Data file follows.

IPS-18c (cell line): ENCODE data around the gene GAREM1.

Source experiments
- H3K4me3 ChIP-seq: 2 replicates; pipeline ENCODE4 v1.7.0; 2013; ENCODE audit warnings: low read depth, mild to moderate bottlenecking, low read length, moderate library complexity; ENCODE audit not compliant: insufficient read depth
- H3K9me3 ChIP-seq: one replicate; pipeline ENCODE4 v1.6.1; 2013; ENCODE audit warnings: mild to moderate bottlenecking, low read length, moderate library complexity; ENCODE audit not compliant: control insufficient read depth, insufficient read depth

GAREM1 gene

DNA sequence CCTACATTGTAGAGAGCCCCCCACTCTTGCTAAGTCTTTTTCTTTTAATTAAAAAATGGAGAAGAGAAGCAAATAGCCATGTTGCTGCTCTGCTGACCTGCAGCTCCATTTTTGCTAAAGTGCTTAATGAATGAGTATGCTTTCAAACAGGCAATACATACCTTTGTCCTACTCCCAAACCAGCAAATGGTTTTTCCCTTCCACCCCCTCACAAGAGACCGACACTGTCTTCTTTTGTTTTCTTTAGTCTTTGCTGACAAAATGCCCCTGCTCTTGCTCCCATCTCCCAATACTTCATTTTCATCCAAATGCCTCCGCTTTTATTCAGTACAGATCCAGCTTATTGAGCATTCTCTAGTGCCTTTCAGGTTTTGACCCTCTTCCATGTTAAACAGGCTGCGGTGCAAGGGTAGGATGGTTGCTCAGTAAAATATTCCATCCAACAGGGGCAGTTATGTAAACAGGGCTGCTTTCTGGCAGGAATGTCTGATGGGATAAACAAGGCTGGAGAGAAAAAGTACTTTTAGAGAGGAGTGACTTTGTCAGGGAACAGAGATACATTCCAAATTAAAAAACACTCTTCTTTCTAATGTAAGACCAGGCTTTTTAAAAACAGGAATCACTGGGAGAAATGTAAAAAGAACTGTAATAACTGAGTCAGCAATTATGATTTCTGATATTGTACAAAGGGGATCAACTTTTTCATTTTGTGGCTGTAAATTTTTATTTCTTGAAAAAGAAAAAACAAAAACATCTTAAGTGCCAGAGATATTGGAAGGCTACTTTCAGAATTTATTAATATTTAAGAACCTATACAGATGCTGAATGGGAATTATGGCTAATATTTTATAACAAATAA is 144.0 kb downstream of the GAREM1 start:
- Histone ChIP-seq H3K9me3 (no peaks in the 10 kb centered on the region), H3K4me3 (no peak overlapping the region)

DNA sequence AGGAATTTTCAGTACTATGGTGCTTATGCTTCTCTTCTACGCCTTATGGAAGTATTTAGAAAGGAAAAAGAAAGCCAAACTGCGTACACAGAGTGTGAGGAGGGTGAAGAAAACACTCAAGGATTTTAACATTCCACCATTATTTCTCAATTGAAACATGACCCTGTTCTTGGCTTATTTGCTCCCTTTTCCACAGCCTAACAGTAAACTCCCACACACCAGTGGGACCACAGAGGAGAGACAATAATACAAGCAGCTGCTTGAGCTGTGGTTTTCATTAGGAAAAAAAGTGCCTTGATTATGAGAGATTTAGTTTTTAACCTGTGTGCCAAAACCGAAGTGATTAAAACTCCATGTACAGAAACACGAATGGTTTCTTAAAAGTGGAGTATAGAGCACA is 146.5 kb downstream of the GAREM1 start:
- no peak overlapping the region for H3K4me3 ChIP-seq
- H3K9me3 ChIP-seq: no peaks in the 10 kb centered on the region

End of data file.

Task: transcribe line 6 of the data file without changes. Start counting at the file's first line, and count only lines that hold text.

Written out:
DNA sequence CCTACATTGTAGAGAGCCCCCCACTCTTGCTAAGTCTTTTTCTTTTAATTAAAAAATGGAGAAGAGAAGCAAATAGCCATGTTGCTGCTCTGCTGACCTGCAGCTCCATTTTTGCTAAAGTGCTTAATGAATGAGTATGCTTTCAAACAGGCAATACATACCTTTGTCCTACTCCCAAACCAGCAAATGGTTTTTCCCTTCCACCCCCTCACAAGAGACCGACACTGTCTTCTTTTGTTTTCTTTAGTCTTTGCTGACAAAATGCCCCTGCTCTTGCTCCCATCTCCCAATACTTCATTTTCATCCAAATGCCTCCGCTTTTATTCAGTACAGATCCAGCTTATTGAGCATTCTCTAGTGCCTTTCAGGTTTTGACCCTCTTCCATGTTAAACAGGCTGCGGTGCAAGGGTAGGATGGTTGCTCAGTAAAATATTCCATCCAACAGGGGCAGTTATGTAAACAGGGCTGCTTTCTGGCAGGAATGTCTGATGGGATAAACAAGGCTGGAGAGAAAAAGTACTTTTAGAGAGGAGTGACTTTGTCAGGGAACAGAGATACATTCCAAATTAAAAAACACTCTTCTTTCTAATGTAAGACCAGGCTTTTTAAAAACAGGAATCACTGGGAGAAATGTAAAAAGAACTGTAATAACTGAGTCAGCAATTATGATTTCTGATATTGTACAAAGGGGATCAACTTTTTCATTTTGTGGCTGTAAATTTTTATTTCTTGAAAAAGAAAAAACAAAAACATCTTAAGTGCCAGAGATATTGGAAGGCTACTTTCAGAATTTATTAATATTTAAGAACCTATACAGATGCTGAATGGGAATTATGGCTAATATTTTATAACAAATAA is 144.0 kb downstream of the GAREM1 start: